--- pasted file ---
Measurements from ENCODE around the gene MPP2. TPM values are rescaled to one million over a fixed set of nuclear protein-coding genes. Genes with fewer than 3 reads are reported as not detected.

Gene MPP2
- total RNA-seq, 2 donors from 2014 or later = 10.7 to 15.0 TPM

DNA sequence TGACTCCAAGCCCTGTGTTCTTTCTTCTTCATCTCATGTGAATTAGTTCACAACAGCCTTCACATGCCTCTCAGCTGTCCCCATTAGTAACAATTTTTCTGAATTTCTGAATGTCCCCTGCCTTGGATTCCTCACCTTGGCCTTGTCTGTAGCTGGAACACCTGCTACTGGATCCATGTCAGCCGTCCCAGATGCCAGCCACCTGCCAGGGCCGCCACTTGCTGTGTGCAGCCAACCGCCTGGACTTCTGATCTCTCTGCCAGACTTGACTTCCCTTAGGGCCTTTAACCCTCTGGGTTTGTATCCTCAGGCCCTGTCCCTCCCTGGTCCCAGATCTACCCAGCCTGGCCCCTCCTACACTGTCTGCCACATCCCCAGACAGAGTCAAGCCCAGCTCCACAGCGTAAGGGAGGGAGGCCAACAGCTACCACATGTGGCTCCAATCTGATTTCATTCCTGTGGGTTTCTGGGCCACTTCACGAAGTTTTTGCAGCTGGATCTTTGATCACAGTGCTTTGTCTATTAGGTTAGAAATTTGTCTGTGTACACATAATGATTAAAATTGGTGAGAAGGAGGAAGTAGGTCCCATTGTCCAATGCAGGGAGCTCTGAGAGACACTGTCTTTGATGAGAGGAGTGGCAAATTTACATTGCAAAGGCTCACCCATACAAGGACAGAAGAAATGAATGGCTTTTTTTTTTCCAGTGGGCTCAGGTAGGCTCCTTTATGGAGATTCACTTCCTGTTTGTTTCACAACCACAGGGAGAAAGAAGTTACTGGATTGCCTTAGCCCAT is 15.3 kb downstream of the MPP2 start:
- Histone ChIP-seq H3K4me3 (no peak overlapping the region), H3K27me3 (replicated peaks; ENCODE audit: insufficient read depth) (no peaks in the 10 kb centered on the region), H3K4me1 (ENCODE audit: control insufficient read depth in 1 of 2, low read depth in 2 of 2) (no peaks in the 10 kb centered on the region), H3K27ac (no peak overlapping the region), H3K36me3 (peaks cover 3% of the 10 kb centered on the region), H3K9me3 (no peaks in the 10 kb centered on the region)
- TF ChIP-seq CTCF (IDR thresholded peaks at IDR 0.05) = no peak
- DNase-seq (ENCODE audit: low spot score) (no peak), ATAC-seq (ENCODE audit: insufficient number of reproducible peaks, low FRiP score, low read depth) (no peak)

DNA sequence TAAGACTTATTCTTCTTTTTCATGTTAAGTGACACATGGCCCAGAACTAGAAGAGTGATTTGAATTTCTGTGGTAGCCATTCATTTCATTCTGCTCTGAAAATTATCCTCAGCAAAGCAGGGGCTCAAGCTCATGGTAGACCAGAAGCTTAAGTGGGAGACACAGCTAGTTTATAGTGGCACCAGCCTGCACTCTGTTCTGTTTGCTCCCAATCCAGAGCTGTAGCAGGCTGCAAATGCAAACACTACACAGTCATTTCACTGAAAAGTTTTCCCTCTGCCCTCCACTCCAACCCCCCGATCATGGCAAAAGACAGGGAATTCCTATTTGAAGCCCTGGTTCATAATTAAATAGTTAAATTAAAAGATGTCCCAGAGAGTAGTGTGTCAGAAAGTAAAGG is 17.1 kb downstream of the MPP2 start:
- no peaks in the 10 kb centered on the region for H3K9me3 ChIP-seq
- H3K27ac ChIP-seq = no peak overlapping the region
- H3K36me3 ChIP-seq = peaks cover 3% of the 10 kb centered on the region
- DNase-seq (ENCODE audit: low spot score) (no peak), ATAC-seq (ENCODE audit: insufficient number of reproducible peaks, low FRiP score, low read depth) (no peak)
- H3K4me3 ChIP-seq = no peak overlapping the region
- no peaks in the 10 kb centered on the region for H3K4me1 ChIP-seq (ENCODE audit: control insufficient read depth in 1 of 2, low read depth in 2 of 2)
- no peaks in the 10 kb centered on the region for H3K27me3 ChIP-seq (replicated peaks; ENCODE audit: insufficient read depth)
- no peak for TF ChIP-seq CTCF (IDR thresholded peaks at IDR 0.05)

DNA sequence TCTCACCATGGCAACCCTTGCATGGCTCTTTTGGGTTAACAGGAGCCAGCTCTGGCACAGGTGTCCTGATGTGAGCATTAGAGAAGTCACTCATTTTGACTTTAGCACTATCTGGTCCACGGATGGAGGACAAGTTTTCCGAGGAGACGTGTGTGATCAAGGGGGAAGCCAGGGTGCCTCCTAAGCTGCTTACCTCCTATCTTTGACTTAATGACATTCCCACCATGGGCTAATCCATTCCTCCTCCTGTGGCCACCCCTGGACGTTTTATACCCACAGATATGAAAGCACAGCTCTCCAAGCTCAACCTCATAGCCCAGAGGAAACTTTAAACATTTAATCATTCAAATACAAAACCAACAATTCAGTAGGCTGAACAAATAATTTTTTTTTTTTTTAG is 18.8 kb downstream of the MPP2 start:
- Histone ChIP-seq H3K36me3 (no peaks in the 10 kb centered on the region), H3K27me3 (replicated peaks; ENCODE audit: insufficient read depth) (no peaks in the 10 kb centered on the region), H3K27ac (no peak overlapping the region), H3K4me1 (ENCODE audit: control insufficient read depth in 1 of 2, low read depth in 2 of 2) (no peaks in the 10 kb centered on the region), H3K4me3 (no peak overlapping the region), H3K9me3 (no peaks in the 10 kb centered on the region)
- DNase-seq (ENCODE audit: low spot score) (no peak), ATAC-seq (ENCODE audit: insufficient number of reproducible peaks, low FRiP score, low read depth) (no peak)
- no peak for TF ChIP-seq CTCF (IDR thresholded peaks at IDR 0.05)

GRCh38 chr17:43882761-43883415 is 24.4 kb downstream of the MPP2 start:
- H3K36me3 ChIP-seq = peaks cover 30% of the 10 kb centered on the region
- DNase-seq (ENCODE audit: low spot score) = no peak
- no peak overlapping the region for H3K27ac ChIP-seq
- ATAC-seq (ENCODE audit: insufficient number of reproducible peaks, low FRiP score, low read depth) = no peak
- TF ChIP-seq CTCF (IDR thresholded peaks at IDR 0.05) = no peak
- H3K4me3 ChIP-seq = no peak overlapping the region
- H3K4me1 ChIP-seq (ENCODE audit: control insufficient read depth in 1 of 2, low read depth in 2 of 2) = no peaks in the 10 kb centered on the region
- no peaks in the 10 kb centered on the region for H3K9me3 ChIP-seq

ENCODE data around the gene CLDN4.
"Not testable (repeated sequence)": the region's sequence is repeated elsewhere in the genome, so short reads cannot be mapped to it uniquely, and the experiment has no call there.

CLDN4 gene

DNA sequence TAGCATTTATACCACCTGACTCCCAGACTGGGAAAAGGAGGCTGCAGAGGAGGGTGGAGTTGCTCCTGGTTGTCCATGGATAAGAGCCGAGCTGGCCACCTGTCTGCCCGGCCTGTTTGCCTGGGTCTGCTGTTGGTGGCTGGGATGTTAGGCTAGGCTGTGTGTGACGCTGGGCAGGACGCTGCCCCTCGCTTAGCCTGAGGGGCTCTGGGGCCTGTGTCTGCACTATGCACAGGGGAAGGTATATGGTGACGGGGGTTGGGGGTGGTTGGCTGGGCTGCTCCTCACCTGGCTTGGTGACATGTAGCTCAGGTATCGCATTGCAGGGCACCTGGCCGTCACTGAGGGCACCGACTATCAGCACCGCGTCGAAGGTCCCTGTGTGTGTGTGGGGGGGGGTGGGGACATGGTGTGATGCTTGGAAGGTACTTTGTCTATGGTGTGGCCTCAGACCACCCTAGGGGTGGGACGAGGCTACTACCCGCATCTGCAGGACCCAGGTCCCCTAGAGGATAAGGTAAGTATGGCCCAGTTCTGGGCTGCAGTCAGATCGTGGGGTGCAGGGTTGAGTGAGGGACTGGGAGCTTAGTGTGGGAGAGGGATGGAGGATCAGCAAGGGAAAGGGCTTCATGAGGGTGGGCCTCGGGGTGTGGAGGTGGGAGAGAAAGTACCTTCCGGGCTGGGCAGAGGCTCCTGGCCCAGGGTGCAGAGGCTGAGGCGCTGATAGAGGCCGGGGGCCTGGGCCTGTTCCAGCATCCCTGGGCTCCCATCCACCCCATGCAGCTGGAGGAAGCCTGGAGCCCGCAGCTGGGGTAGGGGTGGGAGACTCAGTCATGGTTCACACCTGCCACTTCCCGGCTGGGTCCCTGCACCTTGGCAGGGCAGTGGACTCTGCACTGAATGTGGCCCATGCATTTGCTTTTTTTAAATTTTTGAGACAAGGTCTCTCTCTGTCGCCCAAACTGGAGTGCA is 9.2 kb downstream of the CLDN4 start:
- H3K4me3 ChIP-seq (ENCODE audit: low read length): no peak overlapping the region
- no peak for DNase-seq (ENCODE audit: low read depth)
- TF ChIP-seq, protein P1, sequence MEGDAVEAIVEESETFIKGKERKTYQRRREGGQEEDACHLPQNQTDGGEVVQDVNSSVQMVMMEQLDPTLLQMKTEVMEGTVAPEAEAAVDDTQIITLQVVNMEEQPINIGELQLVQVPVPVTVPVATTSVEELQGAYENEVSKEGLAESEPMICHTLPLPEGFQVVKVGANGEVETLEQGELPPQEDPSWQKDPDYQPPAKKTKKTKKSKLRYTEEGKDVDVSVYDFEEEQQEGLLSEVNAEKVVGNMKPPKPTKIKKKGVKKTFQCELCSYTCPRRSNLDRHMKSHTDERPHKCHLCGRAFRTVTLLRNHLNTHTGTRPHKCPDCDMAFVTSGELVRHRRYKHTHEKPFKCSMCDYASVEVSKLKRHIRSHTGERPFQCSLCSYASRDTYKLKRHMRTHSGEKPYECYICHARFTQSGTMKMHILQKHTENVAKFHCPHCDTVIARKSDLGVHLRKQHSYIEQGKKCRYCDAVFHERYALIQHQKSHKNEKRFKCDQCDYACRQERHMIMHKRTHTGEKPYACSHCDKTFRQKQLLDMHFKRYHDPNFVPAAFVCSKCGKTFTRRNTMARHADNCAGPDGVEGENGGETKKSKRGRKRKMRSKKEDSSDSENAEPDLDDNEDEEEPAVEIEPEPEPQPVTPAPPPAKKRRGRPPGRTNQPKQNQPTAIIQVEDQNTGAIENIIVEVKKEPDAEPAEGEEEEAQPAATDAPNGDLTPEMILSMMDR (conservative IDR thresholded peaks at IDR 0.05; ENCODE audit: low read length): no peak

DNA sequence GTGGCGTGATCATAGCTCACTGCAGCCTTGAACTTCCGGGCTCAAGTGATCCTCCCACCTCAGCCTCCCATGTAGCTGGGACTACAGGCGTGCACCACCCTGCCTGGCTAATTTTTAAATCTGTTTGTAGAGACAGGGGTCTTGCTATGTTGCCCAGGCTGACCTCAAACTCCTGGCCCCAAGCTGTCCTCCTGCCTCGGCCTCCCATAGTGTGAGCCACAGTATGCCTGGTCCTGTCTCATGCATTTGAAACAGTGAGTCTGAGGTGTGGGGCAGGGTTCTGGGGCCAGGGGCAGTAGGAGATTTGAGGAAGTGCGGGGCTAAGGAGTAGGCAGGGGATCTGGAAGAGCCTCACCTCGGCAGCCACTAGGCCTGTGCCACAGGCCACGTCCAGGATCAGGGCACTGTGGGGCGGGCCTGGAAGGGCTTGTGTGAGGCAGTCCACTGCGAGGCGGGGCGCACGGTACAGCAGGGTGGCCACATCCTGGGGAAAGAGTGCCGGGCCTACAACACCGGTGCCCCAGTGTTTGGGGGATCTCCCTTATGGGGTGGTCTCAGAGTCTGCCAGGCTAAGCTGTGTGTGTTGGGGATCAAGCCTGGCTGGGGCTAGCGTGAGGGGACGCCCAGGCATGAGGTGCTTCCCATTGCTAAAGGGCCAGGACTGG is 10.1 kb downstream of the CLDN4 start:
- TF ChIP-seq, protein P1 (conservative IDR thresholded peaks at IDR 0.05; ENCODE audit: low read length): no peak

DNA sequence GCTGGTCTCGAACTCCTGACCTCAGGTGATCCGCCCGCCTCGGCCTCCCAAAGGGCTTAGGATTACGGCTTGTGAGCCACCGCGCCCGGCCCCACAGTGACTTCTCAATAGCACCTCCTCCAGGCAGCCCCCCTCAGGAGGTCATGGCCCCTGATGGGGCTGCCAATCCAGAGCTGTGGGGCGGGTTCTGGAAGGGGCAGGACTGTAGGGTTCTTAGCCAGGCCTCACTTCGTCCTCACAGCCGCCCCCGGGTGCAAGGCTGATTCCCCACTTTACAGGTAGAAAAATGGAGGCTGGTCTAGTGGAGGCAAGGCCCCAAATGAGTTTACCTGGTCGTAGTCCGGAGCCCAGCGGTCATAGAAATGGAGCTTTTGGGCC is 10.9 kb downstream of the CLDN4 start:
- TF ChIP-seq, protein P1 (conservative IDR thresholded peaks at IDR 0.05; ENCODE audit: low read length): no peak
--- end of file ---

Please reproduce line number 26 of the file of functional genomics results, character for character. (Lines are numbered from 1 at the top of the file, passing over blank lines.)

- TF ChIP-seq CTCF (IDR thresholded peaks at IDR 0.05) = no peak